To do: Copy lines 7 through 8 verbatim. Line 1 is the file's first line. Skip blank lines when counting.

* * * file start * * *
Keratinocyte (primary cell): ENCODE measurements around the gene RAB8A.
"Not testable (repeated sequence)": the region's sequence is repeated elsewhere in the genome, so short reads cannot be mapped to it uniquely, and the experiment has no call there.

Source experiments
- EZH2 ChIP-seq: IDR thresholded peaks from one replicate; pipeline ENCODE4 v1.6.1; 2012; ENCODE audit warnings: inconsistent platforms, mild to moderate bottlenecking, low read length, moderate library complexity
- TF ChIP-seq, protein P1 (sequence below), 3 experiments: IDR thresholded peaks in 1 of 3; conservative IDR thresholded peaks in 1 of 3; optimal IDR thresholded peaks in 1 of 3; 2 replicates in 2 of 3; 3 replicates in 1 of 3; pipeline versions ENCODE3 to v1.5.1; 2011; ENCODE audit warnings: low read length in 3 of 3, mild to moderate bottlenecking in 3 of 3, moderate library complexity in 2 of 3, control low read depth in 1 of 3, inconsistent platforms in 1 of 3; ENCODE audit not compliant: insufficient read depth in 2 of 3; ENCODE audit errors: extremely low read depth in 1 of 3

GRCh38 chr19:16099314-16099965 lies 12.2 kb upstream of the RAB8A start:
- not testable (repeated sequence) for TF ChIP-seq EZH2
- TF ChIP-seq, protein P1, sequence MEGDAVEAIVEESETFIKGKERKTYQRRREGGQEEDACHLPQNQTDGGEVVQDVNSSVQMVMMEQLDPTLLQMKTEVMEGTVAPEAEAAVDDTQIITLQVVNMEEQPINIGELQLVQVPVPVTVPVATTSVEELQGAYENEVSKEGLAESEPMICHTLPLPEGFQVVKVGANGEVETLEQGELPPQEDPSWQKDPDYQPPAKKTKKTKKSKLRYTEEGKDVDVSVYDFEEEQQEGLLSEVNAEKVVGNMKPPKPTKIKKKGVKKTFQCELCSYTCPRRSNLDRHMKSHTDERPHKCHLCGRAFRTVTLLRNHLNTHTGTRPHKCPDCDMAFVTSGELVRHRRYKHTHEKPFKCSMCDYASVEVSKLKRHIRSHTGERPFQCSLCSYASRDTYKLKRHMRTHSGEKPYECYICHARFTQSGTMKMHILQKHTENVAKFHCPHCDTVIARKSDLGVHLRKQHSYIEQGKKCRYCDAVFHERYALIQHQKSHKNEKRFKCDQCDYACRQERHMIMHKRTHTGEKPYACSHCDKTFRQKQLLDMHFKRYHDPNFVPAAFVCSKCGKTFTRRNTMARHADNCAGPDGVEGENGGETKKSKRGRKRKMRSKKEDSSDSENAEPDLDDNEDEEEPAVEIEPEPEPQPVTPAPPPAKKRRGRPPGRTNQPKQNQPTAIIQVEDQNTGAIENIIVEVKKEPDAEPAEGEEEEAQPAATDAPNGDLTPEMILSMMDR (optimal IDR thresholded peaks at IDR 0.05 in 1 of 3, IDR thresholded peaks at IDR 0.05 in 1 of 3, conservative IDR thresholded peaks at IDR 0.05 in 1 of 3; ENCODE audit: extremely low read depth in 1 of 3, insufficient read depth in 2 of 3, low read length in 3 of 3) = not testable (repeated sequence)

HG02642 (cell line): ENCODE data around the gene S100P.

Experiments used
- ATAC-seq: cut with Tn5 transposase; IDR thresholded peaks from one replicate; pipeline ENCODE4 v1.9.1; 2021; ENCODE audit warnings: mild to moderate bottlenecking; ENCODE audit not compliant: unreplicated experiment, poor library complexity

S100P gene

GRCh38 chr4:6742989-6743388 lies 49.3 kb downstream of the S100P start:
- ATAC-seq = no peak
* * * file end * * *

- not testable (repeated sequence) for TF ChIP-seq EZH2
- TF ChIP-seq, protein P1, sequence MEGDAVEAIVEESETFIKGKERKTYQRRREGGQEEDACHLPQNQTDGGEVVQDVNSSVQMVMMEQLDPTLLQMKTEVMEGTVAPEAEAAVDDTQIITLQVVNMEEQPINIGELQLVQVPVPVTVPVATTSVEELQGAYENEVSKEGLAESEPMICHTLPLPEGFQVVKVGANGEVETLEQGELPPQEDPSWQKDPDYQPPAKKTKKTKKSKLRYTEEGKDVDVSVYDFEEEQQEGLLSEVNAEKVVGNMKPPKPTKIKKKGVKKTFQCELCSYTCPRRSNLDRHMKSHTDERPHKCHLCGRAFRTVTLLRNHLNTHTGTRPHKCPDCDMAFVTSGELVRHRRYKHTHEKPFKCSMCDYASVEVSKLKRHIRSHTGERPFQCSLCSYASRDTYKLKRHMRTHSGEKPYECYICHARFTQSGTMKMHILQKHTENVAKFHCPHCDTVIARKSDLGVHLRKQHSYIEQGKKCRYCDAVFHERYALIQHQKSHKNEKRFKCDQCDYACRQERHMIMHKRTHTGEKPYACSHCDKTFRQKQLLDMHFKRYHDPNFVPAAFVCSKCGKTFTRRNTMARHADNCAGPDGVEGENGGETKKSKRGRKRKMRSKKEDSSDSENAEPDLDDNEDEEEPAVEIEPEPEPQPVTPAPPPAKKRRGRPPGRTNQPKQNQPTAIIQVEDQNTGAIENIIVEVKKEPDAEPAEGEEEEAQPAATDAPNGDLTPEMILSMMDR (optimal IDR thresholded peaks at IDR 0.05 in 1 of 3, IDR thresholded peaks at IDR 0.05 in 1 of 3, conservative IDR thresholded peaks at IDR 0.05 in 1 of 3; ENCODE audit: extremely low read depth in 1 of 3, insufficient read depth in 2 of 3, low read length in 3 of 3) = not testable (repeated sequence)